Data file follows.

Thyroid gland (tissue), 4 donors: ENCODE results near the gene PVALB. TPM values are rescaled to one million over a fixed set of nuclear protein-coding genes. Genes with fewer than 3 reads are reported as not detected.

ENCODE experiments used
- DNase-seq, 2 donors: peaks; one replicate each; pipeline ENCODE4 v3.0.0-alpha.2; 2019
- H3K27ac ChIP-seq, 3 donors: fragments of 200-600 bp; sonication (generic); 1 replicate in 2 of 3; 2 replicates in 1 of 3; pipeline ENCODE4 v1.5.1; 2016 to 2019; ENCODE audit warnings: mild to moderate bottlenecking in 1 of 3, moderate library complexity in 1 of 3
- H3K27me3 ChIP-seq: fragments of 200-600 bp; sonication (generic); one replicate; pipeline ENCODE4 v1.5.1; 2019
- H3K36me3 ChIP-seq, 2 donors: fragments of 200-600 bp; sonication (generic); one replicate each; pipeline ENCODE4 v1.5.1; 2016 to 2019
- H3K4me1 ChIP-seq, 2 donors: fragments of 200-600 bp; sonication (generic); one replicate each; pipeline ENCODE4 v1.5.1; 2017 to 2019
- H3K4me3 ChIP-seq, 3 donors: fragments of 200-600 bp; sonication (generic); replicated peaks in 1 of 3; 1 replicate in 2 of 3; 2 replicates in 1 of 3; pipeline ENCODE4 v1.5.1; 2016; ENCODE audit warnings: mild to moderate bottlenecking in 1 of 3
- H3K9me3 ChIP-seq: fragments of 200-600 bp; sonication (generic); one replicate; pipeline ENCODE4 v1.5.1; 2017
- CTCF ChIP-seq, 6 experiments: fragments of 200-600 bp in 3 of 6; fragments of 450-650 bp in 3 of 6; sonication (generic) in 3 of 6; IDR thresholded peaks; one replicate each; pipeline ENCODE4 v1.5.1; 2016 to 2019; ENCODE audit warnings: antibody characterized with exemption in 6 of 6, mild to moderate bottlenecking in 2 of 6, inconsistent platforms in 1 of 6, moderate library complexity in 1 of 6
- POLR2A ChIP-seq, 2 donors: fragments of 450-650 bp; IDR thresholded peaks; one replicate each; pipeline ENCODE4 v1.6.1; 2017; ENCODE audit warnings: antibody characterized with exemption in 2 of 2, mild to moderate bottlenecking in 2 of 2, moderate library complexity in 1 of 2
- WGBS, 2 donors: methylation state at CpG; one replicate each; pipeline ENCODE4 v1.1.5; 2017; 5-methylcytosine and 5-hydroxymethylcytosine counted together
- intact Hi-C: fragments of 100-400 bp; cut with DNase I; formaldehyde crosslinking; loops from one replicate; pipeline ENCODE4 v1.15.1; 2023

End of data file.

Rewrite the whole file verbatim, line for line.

Thyroid gland (tissue), 4 donors: ENCODE results near the gene PVALB. TPM values are rescaled to one million over a fixed set of nuclear protein-coding genes. Genes with fewer than 3 reads are reported as not detected.

ENCODE experiments used
- DNase-seq, 2 donors: peaks; one replicate each; pipeline ENCODE4 v3.0.0-alpha.2; 2019
- H3K27ac ChIP-seq, 3 donors: fragments of 200-600 bp; sonication (generic); 1 replicate in 2 of 3; 2 replicates in 1 of 3; pipeline ENCODE4 v1.5.1; 2016 to 2019; ENCODE audit warnings: mild to moderate bottlenecking in 1 of 3, moderate library complexity in 1 of 3
- H3K27me3 ChIP-seq: fragments of 200-600 bp; sonication (generic); one replicate; pipeline ENCODE4 v1.5.1; 2019
- H3K36me3 ChIP-seq, 2 donors: fragments of 200-600 bp; sonication (generic); one replicate each; pipeline ENCODE4 v1.5.1; 2016 to 2019
- H3K4me1 ChIP-seq, 2 donors: fragments of 200-600 bp; sonication (generic); one replicate each; pipeline ENCODE4 v1.5.1; 2017 to 2019
- H3K4me3 ChIP-seq, 3 donors: fragments of 200-600 bp; sonication (generic); replicated peaks in 1 of 3; 1 replicate in 2 of 3; 2 replicates in 1 of 3; pipeline ENCODE4 v1.5.1; 2016; ENCODE audit warnings: mild to moderate bottlenecking in 1 of 3
- H3K9me3 ChIP-seq: fragments of 200-600 bp; sonication (generic); one replicate; pipeline ENCODE4 v1.5.1; 2017
- CTCF ChIP-seq, 6 experiments: fragments of 200-600 bp in 3 of 6; fragments of 450-650 bp in 3 of 6; sonication (generic) in 3 of 6; IDR thresholded peaks; one replicate each; pipeline ENCODE4 v1.5.1; 2016 to 2019; ENCODE audit warnings: antibody characterized with exemption in 6 of 6, mild to moderate bottlenecking in 2 of 6, inconsistent platforms in 1 of 6, moderate library complexity in 1 of 6
- POLR2A ChIP-seq, 2 donors: fragments of 450-650 bp; IDR thresholded peaks; one replicate each; pipeline ENCODE4 v1.6.1; 2017; ENCODE audit warnings: antibody characterized with exemption in 2 of 2, mild to moderate bottlenecking in 2 of 2, moderate library complexity in 1 of 2
- WGBS, 2 donors: methylation state at CpG; one replicate each; pipeline ENCODE4 v1.1.5; 2017; 5-methylcytosine and 5-hydroxymethylcytosine counted together
- intact Hi-C: fragments of 100-400 bp; cut with DNase I; formaldehyde crosslinking; loops from one replicate; pipeline ENCODE4 v1.15.1; 2023